The decline in employment has cut across demographic and socioeconomic groups. But low-income and minority teens like Brown, who is black, are especially unlikely to work. Black teens ages 16 and 17 were barely half as likely as whites to work this summer, 11.5 percent compared to 23 percent. And only 11 percent of teens from families earning less than $30,000 a year worked this summer, compared to 21 percent of those from families earning between $30,000 and $75,000, and 26 percent of those from families earning $75,000 or more.3
The decline in employment among low-income and minority teens is particularly worrisome to economists because these are the ones who benefit most from early work experience. Teens from more affluent backgrounds might be able to make up for a thin resume with family connections, extracurricular experiences or the ability to accept an unpaid internship. Teens from low-income backgrounds rarely have those advantages.
But for similar reasons, low-income teens often face additional barriers to finding work. Jobs are scarce in many poor communities, and simply getting to work can pose a major challenge. In Los Angeles, for example, city officials said a food manufacturer recently had more than 100 entry-level jobs available for local teens, but at a facility that was inaccessible by public transit. The city ended up working with the company to provide a free shuttle bus.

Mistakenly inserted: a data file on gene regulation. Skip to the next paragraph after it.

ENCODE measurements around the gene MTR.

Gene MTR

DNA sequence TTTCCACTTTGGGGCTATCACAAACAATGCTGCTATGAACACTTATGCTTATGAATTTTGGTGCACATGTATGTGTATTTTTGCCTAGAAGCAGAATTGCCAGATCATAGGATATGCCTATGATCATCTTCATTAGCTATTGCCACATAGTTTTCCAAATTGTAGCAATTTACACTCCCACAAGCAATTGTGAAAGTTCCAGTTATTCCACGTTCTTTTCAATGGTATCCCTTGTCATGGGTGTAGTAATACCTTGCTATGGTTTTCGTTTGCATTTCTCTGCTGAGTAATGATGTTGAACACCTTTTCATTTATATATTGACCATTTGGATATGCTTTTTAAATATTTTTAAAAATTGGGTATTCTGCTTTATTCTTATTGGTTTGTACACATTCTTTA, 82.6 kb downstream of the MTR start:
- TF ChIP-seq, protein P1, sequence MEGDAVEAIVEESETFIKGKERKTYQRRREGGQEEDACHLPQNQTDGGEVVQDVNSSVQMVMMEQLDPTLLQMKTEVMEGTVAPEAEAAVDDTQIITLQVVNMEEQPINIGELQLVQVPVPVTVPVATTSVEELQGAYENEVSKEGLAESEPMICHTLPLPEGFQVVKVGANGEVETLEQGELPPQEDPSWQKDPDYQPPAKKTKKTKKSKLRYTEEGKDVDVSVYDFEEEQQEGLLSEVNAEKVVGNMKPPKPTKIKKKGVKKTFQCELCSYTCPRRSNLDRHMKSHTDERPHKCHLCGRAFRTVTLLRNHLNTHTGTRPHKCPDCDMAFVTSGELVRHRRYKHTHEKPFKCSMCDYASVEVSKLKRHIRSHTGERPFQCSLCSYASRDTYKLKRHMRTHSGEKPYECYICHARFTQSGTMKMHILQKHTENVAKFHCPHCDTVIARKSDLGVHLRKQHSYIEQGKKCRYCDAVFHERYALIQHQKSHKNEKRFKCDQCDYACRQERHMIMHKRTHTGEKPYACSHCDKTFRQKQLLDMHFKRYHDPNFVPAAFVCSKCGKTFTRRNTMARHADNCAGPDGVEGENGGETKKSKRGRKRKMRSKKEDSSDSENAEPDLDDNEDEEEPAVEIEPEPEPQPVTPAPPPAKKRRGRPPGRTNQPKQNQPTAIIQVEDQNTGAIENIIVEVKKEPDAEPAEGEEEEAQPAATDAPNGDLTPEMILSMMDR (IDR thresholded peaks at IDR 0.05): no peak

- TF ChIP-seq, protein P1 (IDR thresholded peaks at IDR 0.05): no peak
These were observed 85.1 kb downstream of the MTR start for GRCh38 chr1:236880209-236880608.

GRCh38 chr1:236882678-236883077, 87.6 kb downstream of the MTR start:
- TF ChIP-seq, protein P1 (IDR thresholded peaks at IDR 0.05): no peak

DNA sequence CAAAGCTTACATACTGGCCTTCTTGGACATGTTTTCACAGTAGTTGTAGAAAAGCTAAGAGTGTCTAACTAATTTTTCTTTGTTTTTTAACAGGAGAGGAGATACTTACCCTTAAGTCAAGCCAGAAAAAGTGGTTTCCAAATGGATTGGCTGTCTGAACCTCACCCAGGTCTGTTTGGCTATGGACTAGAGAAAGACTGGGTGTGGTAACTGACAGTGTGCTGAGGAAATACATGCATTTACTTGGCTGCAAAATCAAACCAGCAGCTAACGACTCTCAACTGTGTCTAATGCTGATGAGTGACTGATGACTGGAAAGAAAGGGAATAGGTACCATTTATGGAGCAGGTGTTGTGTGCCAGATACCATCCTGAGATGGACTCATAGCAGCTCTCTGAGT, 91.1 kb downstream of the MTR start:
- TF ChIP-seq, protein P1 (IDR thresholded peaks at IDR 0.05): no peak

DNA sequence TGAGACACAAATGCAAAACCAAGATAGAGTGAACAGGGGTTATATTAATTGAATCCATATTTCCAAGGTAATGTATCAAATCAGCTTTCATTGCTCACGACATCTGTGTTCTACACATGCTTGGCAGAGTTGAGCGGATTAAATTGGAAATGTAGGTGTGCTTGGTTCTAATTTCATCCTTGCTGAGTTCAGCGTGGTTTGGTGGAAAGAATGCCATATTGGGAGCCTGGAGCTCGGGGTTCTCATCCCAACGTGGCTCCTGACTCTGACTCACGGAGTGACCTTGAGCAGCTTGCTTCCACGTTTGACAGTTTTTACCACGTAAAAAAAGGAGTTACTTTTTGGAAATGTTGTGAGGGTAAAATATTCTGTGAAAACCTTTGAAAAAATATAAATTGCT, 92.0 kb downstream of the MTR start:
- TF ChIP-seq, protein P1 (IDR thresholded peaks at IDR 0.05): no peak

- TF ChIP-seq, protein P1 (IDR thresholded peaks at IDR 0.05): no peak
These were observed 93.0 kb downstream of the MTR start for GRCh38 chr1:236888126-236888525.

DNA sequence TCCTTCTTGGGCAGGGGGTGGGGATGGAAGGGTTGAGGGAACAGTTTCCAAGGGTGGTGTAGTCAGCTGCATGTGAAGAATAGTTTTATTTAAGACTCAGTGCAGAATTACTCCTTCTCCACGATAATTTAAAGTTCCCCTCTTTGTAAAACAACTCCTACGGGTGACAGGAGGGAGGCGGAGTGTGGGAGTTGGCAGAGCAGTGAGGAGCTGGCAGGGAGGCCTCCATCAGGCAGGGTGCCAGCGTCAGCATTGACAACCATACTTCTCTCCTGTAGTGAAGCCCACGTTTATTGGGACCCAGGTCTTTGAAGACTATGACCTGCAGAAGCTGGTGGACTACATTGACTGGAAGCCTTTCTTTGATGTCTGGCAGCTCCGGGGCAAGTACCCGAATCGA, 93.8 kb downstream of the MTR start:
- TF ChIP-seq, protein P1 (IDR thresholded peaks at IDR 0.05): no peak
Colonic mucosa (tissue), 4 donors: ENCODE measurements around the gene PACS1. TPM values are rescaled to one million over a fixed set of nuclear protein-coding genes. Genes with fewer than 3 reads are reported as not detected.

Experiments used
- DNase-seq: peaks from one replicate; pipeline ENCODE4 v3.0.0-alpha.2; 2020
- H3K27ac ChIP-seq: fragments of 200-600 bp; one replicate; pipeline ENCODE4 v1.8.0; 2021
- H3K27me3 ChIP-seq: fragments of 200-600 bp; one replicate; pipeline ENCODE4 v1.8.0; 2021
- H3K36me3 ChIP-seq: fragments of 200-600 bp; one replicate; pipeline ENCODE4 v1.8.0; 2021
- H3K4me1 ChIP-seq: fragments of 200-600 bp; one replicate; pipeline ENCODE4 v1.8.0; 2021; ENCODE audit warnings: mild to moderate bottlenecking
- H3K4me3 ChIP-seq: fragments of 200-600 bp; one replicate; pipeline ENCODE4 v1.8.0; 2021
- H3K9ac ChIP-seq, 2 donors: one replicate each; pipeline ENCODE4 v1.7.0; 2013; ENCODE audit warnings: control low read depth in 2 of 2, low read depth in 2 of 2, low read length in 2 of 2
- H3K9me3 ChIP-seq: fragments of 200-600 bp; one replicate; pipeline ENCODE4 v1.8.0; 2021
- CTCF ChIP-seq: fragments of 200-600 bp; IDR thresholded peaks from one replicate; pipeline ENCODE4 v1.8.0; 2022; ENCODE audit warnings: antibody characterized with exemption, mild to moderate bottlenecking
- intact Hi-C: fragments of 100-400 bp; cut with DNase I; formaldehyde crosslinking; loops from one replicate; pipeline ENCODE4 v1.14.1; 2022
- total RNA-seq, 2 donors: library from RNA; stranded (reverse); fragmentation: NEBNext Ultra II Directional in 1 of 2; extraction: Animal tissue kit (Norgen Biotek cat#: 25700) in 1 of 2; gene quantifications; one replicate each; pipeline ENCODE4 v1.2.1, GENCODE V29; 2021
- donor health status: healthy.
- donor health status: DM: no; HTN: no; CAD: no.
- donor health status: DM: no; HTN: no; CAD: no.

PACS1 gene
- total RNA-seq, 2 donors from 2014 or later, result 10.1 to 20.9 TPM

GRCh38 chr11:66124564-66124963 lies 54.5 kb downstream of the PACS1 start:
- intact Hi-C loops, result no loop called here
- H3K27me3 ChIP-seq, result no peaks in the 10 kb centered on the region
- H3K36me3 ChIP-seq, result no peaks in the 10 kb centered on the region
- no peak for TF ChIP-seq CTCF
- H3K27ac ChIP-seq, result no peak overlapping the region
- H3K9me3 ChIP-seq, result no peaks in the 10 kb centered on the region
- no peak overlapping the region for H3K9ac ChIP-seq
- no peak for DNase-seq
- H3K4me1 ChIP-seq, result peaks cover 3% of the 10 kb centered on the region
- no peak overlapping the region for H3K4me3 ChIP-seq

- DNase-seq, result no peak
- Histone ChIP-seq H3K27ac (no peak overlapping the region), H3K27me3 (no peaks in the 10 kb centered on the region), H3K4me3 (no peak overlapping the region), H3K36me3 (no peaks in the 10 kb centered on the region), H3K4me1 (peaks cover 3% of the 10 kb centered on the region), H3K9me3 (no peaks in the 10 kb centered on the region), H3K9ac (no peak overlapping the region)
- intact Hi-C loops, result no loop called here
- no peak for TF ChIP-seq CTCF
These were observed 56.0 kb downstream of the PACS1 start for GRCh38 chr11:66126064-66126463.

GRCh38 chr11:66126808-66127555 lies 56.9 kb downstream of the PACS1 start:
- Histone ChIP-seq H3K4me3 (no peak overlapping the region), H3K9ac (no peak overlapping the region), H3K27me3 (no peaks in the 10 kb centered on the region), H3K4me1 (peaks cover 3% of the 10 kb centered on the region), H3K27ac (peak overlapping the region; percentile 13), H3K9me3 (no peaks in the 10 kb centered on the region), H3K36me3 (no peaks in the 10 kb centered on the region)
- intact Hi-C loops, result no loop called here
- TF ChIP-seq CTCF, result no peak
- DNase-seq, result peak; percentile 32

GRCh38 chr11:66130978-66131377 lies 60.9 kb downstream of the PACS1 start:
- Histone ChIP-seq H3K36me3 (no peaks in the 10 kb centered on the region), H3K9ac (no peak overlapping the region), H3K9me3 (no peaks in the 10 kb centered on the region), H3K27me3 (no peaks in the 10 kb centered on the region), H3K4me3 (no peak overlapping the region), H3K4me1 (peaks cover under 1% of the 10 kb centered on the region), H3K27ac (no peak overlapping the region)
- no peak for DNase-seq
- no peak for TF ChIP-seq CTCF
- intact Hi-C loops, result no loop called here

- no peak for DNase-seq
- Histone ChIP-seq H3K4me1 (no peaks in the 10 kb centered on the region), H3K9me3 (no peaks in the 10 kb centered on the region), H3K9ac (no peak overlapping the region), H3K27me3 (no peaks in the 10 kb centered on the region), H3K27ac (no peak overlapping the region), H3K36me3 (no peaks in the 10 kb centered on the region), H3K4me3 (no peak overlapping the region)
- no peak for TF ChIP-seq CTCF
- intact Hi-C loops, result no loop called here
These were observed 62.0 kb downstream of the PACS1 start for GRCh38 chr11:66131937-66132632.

Other hurdles aren’t so readily overcome. Low-income teens are less likely to have parents who can help them find jobs or navigate the working world once they get them. Nancy Snyder, president of Commonwealth Corporation, a Massachusetts nonprofit that runs workforce development programs for low-income youth, said employers are often reluctant to hire young people without a recommendation.
“For low-income teens, this issue of how do you create someone who can help them connect to the labor market and vouch for them becomes really important,” Snyder said. “They’re probably much less likely to have the connections and network that you use to find a job.”
Commonwealth Corporation has tried to help close that gap, not just by placing teens in jobs but by running training programs on interviewing, resume writing, workplace behavior and other skills to help teens find and keep jobs.
Brown was one of about 5,000 Massachusetts youths who got a job through the program this year. An aspiring architect who hopes to go to Virginia Tech when he graduates from high school next year, he said he’d been looking for a job since the day he turned 17 without success. Now that he has a job, he plans to keep working during the school year in part because his mother will give up her low-wage job to return to school in the fall. Besides the income, Brown said the job has helped him learn to communicate with adults and manage his emotions, even when he thinks he’s being criticized unfairly. It’s helped his organizational skills, too, he said.
“Working at McDonald’s, because it’s so busy, I was able to multitask and actually get things done,” he said.